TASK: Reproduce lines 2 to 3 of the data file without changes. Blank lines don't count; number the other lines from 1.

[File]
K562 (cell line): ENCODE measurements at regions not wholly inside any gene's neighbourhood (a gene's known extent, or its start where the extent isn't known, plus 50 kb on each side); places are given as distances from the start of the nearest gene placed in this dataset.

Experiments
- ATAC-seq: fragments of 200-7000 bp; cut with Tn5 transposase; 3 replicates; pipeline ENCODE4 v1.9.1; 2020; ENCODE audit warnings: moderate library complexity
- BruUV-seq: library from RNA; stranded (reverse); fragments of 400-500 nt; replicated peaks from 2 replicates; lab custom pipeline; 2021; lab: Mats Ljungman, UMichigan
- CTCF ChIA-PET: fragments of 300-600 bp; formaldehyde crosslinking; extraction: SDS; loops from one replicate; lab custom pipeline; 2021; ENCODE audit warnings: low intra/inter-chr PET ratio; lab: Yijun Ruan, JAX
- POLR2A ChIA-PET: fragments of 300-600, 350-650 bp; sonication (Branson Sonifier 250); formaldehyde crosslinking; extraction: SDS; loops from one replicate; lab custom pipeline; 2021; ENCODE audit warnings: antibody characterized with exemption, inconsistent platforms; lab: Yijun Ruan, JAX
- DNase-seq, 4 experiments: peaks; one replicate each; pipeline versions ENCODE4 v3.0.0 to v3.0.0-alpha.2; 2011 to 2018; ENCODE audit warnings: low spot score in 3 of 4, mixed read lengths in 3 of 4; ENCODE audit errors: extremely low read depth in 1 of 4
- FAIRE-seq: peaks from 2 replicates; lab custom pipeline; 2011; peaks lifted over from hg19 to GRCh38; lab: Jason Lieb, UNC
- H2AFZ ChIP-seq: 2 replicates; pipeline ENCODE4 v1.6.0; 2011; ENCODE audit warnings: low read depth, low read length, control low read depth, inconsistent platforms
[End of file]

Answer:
Experiments
- ATAC-seq: fragments of 200-7000 bp; cut with Tn5 transposase; 3 replicates; pipeline ENCODE4 v1.9.1; 2020; ENCODE audit warnings: moderate library complexity